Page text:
Fixed income mutual funds put up net outflows of -$4.5 billion, trailing the year-to-date weekly average inflow of +$410 million and the 2014 average inflow of +$926 million. The outflow was composed of tax-free or municipal bond funds withdrawals of -$589 million and taxable bond funds withdrawals of -$3.9 billion.


Equity ETFs had net subscriptions of +$19.3 billion, outpacing the year-to-date weekly average inflow of +$2.0 billion and the 2014 average inflow of +$3.2 billion. Fixed income ETFs had net inflows of +$2.3 billion, outpacing the year-to-date weekly average inflow of +$1.1 billion and the 2014 average inflow of +$1.0 billion.


Mutual fund flow data is collected weekly from the Investment Company Institute (ICI) and represents a survey of 95% of the investment management industry's mutual fund assets. Mutual fund data largely reflects the actions of retail investors. Exchange traded fund (ETF) information is extracted from Bloomberg and is matched to the same weekly reporting schedule as the ICI mutual fund data. According to industry leader Blackrock (BLK), U.S. ETF participation is 60% institutional investors and 40% retail investors.



Most Recent 12 Week Flow in Millions by Mutual Fund Product: Chart data is the most recent 12 weeks from the ICI mutual fund survey and includes the weekly average for 2014 and the weekly year-to-date average for 2015:


ICI Fund Flow Survey | Passive Aggressive - ICI2


ICI Fund Flow Survey | Passive Aggressive - ICI3


ICI Fund Flow Survey | Passive Aggressive - ICI4


ICI Fund Flow Survey | Passive Aggressive - ICI5


ICI Fund Flow Survey | Passive Aggressive - ICI6



Cumulative Annual Flow in Millions by Mutual Fund Product: Chart data is the cumulative fund flow from the ICI mutual fund survey for each year starting with 2008.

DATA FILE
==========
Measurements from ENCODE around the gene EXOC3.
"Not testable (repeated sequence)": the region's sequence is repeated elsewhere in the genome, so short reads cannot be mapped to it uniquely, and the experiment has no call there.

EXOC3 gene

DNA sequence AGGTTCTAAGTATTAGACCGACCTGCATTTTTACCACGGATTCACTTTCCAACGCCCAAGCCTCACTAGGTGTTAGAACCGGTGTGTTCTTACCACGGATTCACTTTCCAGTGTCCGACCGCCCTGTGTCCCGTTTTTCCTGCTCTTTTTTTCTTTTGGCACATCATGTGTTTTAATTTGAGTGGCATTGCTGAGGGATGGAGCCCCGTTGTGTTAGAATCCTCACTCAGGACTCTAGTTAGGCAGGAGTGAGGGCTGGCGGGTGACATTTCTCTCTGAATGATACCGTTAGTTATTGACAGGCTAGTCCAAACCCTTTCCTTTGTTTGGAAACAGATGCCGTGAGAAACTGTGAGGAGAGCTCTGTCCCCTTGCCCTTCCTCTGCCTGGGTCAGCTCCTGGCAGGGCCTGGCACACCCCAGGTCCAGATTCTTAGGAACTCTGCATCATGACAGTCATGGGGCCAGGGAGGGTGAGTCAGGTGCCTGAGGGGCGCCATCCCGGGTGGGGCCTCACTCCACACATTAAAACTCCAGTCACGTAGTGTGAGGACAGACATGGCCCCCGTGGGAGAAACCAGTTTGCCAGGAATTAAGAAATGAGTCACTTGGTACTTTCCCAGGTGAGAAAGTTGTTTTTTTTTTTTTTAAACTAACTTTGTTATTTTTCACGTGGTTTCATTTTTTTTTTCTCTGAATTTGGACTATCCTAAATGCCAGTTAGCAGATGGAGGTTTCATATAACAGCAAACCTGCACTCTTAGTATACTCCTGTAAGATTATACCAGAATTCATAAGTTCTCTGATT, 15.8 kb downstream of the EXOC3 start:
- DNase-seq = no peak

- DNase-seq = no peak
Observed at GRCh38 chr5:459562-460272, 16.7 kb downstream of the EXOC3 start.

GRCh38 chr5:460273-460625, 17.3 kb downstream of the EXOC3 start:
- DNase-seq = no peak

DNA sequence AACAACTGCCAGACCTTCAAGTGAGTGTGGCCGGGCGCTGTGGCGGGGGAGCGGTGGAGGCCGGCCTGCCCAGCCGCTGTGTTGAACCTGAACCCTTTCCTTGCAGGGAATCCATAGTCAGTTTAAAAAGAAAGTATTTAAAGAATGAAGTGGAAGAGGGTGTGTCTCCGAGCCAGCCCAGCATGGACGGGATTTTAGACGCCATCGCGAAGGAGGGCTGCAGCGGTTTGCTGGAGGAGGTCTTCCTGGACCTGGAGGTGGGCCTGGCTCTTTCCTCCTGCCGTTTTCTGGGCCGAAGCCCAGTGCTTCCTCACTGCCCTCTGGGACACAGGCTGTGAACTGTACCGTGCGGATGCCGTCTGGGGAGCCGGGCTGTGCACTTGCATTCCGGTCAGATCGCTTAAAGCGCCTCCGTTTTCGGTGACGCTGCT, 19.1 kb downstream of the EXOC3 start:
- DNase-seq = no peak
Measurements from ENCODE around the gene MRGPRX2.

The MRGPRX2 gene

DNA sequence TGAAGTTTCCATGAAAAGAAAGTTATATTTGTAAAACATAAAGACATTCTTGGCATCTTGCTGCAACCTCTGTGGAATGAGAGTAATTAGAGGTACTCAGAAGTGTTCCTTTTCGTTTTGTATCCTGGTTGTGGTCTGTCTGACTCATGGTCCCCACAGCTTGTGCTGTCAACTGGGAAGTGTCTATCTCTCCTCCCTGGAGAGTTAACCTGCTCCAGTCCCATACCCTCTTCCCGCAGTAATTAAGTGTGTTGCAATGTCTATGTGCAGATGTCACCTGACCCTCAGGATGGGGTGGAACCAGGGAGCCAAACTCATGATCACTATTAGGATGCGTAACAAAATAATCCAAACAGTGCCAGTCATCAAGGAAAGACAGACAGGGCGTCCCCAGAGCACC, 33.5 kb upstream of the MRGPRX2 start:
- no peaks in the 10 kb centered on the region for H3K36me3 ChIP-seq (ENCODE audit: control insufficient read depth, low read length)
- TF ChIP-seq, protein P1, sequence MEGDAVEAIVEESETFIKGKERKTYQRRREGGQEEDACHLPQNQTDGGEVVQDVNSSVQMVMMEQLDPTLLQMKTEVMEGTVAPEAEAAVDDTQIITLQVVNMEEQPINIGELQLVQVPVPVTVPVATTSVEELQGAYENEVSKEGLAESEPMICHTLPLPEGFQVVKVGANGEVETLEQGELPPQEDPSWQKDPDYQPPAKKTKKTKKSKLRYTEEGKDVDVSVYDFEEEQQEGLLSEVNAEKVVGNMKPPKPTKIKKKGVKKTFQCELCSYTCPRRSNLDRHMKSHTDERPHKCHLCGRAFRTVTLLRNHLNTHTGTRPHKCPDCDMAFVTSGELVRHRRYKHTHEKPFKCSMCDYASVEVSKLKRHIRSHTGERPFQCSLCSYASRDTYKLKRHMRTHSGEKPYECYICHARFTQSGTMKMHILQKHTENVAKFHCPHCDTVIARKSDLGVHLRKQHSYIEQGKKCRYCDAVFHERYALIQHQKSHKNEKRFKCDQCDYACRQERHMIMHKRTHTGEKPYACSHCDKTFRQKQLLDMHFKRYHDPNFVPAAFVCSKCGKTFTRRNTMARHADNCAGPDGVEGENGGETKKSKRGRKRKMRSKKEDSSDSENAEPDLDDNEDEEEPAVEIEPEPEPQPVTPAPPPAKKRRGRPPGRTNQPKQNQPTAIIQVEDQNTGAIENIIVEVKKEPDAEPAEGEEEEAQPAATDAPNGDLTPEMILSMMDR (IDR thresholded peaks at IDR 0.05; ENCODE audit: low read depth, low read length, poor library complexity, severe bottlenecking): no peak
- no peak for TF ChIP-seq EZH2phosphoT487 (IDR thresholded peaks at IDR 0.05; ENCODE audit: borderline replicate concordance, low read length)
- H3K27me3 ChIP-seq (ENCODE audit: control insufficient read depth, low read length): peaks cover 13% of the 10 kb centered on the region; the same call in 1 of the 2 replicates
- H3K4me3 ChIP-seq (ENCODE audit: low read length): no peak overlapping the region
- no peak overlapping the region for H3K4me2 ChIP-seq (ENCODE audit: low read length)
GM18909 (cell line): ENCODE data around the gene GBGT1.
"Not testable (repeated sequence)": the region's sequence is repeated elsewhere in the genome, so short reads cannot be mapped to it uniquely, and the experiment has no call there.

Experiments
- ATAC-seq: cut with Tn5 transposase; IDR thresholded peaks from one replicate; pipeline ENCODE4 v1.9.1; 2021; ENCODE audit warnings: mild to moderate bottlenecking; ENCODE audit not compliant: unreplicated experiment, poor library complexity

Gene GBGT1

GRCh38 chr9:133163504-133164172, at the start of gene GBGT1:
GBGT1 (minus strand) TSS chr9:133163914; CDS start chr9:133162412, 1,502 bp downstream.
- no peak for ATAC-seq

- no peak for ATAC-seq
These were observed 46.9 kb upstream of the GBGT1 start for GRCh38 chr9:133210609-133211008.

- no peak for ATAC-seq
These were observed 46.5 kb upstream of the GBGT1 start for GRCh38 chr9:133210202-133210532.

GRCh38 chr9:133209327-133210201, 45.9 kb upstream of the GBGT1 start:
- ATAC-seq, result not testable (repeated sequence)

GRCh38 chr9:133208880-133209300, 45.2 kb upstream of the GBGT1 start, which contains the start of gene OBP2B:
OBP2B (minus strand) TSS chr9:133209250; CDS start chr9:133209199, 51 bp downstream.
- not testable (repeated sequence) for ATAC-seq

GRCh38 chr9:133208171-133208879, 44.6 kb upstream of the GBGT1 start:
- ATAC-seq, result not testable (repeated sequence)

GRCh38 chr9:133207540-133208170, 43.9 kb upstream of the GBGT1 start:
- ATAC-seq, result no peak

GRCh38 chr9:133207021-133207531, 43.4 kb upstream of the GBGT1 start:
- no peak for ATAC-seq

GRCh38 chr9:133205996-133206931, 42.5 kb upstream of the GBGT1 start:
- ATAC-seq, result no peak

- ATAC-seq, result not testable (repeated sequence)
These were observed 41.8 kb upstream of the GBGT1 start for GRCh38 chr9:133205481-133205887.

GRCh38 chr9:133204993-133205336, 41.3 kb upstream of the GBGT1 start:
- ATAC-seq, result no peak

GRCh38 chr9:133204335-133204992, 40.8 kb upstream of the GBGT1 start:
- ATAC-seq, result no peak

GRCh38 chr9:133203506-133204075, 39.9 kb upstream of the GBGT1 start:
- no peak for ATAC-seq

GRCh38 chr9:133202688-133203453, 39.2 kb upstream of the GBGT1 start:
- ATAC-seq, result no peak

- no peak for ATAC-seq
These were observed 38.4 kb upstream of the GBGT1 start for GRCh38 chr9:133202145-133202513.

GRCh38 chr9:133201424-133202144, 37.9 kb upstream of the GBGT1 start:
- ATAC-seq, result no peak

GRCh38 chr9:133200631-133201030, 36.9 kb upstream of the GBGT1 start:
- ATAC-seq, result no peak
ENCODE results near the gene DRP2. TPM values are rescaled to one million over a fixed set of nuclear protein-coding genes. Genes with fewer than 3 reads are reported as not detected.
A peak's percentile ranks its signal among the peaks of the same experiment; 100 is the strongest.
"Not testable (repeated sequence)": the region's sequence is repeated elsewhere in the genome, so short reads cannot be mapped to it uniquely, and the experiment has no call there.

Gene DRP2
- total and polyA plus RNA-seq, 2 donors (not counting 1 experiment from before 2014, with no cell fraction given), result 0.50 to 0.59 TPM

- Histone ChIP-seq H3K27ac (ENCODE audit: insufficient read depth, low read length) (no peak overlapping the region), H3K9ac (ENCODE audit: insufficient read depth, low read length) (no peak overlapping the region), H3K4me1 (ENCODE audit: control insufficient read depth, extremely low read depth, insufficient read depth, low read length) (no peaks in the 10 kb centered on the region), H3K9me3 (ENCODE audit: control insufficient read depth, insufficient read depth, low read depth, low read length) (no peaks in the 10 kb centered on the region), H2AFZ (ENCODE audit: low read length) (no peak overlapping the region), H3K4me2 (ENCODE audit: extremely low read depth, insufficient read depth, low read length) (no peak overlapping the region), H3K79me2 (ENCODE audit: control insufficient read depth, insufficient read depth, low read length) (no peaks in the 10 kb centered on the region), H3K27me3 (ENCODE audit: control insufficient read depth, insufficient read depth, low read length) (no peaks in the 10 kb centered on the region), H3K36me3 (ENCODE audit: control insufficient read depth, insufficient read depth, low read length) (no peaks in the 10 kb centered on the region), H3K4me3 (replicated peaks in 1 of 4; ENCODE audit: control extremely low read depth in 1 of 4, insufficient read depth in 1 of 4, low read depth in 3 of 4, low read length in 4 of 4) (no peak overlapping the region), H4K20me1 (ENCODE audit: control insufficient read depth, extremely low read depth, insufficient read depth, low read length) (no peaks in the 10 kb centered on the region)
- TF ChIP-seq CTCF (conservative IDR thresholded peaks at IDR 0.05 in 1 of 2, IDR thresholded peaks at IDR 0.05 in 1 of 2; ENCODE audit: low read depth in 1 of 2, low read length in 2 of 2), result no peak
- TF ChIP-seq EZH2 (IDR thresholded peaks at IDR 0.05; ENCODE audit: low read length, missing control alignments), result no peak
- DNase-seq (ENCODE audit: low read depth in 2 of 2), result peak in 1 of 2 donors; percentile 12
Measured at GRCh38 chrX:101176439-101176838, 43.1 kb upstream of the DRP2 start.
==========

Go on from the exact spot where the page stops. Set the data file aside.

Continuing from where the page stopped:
ICI Fund Flow Survey | Passive Aggressive - ICI12


ICI Fund Flow Survey | Passive Aggressive - ICI13


ICI Fund Flow Survey | Passive Aggressive - ICI14


ICI Fund Flow Survey | Passive Aggressive - ICI15


ICI Fund Flow Survey | Passive Aggressive - ICI16



Most Recent 12 Week Flow within Equity and Fixed Income Exchange Traded Funds: Chart data is the most recent 12 weeks from Bloomberg's ETF database (matched to the Wednesday to Wednesday reporting format of the ICI), the weekly average for 2014, and the weekly year-to-date average for 2015. In the third table are the results of the weekly flows into and out of the major market and sector SPDRs:


ICI Fund Flow Survey | Passive Aggressive - ICI7


ICI Fund Flow Survey | Passive Aggressive - ICI8



Sector and Asset Class Weekly ETF and Year-to-Date Results: In sector SPDR callouts, investors contributed +$11.2 billion or +7% to the SPY last week, favoring broad-market equity exposure over any individual sector. 


ICI Fund Flow Survey | Passive Aggressive - ICI9



Cumulative Annual Flow in Millions within Equity and Fixed Income Exchange Traded Funds: Chart data is the cumulative fund flow from Bloomberg's ETF database for each year starting with 2013.


ICI Fund Flow Survey | Passive Aggressive - ICI17


ICI Fund Flow Survey | Passive Aggressive - ICI18



Net Results:

The net of total equity mutual fund and ETF flows against total bond mutual fund and ETF flows totaled a positive +$20.3 billion spread for the week (+$18.1 billion of total equity inflow net of the -$2.2 billion outflow from fixed income; positive numbers imply greater money flow to stocks; negative numbers imply greater money flow to bonds). The 52-week moving average is +$1.7 billion (more positive money flow to equities) with a 52-week high of +$27.9 billion (more positive money flow to equities) and a 52-week low of -$18.8 billion (negative numbers imply more positive money flow to bonds for the week.)

  

ICI Fund Flow Survey | Passive Aggressive - new net flow



Exposures:
The weekly data herein is important for the public asset managers with trends in mutual funds and ETFs impacting the companies with the following estimated revenue impact:


ICI Fund Flow Survey | Passive Aggressive - ICI11 



Jonathan Casteleyn, CFA, CMT 

 

 


Joshua Steiner, CFA







CALL INVITE: FRIDAY 11AM - BOYD GAMING (BYD)

Hedgeye will host a call analyzing the investment prospects in Boyd Gaming (BYD), a regional gaming/hotel operator.

 

Call Details:

Friday, September 25, 2015 at 11am.  Attendance on this call is limited.  Please contact sales@hedgeye.com for details. 

 

Points of discussion include: 

  • Near term catalysts for BYD and regional gaming
  • August vs September – a tale of two months
  • Q3, Q4, and 2016 earnings outlook
  • BYD’s operational performance vs the competition – opportunities for improvement?
  • The emergence of 2 surprising growth markets for BYD
  • Valuation

Early Look